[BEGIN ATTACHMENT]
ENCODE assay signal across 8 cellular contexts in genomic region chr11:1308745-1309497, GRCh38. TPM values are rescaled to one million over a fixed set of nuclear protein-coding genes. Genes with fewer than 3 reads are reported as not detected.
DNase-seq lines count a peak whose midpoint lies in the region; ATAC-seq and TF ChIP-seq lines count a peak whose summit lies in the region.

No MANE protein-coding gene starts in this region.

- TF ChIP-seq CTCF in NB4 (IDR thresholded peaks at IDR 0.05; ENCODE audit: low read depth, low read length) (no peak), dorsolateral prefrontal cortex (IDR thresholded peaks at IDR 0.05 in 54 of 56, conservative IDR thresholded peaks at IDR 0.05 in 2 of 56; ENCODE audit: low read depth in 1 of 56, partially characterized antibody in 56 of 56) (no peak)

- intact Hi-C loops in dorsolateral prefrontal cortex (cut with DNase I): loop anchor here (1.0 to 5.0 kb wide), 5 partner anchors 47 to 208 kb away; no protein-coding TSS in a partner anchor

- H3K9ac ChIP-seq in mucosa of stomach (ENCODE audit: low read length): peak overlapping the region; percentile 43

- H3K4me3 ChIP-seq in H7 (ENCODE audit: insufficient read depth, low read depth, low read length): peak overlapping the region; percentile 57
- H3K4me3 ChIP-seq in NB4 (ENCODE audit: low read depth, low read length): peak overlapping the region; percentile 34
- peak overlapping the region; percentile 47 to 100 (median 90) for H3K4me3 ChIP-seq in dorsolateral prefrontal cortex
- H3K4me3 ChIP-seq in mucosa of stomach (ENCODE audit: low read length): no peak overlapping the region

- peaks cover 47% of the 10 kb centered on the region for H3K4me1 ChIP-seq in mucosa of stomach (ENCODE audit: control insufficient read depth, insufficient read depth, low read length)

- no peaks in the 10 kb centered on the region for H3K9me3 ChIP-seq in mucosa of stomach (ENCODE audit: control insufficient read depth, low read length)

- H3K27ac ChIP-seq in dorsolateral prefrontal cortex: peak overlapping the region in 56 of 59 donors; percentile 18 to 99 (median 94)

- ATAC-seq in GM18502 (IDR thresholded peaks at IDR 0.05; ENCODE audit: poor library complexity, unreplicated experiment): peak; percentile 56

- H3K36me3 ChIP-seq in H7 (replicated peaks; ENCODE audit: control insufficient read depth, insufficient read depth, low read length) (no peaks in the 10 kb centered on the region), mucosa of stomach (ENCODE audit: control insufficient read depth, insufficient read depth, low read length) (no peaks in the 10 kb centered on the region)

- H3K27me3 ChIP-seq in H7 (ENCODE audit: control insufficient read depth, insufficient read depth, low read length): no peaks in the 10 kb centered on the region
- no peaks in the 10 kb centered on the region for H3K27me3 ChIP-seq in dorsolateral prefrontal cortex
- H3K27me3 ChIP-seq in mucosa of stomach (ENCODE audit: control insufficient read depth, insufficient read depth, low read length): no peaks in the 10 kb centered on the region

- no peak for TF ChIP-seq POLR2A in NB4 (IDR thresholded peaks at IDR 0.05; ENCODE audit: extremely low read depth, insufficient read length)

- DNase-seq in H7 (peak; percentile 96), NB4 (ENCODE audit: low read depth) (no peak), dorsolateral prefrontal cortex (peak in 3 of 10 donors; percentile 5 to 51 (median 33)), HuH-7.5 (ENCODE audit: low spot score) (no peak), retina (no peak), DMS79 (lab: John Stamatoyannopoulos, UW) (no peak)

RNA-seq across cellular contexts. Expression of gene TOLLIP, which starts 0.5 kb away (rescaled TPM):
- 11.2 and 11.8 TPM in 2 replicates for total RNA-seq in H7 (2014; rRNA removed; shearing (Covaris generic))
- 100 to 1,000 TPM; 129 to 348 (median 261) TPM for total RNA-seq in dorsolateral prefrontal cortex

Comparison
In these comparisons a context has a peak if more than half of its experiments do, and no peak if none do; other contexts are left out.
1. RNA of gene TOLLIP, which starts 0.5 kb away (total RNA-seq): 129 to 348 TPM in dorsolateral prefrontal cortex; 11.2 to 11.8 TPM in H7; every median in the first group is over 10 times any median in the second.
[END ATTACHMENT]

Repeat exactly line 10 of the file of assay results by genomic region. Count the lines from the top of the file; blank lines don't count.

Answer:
- H3K4me3 ChIP-seq in mucosa of stomach (ENCODE audit: low read length): no peak overlapping the region